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Salad 2016 –

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4 minutes ago, lindag said:

I don’t know how or when I acquired my love of beets but it's almost my all-time favorite veg.   I love it in any form.

My husband loves beets to.  I like all vegetables, even celery and green peppers ;)

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5 minutes ago, chefmd said:

My husband loves beets to.  I like all vegetables, even celery and green peppers ;)

Me too, I can’t  think of a single vegetable that I DON'T like.

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Arugula lends itself nicely to all kinds of additions.  Admittedly, I possibly went overboard today.  Two kinds of peppers, two kinds of olives, feta cheese, pine nuts.

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Variety of greens from the neighbors garden, Parmesan shavings.  Tastes so much better than supermarket salad.

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MY lettuce from MY garden with feta and balsamic vinaigrette dressing.

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Melon, Blueberry & Feta Salad with Ginger & Mint from Diana Henry's Simple. The recipe is available online here.

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The recipe calls for 3 kinds of melon, which is a little excessive for my fridge, plus cucumber. I used pink watermelon, green Galia melon and orange Ambrosia melon and the colors do look lovely.
The dressing uses the vinegar from a jar of pickled ginger and the book photo looks like there's some of the pickled ginger itself in the salad so I added that too and it's delicious. How come I never thought to put pickled ginger in a salad?

 

 


Edited by blue_dolphin to add link (log)
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9 hours ago, blue_dolphin said:

How come I never thought to put pickled ginger in a salad?

Now there is an idea I definitely need to adopt. Thanks. 

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Anna Nielsen aka "Anna N"

...I just let people know about something I made for supper that they might enjoy, too. That's all it is. (Nigel Slater)

"Cooking is about doing the best with what you have . . . and succeeding." John Thorne

Our 2012 (Kerry Beal and me) Blog

My 2004 eG Blog

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Melon and Goat Cheese with Red Wine and Lavender Dressing from Diana Henry's How to Eat a Peach.

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This is nice enough. Easy to put together and pretty on the plate but not as interesting as I thought it might be. Maybe my lavender wasn't up to snuff. Slices of melon are drizzled with lavender-infused/honey sweetened red wine and goat cheese. In the photo in the book, the red wine dressing looks rich and syrupy - as if it was a reduction - but there is no instruction to reduce it. Mine looked more like I spilled red wine on my melon 😮.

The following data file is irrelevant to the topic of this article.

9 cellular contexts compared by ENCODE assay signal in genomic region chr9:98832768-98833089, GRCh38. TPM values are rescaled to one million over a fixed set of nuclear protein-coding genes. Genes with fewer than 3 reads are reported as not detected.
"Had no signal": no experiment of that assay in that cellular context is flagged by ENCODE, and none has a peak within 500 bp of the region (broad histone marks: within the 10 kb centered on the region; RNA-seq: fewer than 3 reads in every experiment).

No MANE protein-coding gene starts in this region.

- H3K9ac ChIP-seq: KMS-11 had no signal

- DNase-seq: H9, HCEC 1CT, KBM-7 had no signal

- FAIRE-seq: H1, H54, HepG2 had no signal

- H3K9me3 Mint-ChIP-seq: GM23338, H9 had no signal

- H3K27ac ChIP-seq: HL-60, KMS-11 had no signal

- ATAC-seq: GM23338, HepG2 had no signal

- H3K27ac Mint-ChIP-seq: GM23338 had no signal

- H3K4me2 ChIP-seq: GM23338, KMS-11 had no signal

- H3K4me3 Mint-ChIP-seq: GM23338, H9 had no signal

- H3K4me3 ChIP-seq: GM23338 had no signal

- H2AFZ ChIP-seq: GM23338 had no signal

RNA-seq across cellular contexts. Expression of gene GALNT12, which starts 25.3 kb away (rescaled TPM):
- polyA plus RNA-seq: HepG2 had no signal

Diana Henry confirmed on Instagram that spilled wine was about right so I guess that's as it should be.

 

 

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Roasted beets, roasted grapes, hummus shmear, pine nuts, Maldon salt, EVOO.  Syrup left over from roasted grapes made a lovely old fashioned cocktail.

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My version of the Warm Duck Salad with Wet Walnuts and Beets from Russell Norman's  Polpo. My biggest problem with a duck confit salads is always nibbling so much of the warm duck that there's not enough left for the salad. Luckily, I controlled myself and saved some for the salad.

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I had never heard the term 'wet walnuts' before, except as a sweet nut topping. The local farmers markets have green walnuts in June for making Nocino and Vin de Noix but according to the header notes, this is something different, "one of those great delicacies of autumn." Well, apparently I missed the boat as Google tells me they are available around here in Aug and Sept but no longer so I used very fresh, but regular walnuts.
The recipe says to boil the beets with a splash of red wine vinegar. I think this salad needs a bigger punch of acid so after cutting them up, I lightly pickled my golden beets in Katz's white wine vinegar. I also subbed frisée for the arugula as it was already in the fridge and it holds up better to the warm duck.

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Roasted beets on ranch dressing with pecorino Romano and roasted pine nuts.

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Perfect summer tomatoes with red onion, basil, parsley, dill, lime juice, EVOO.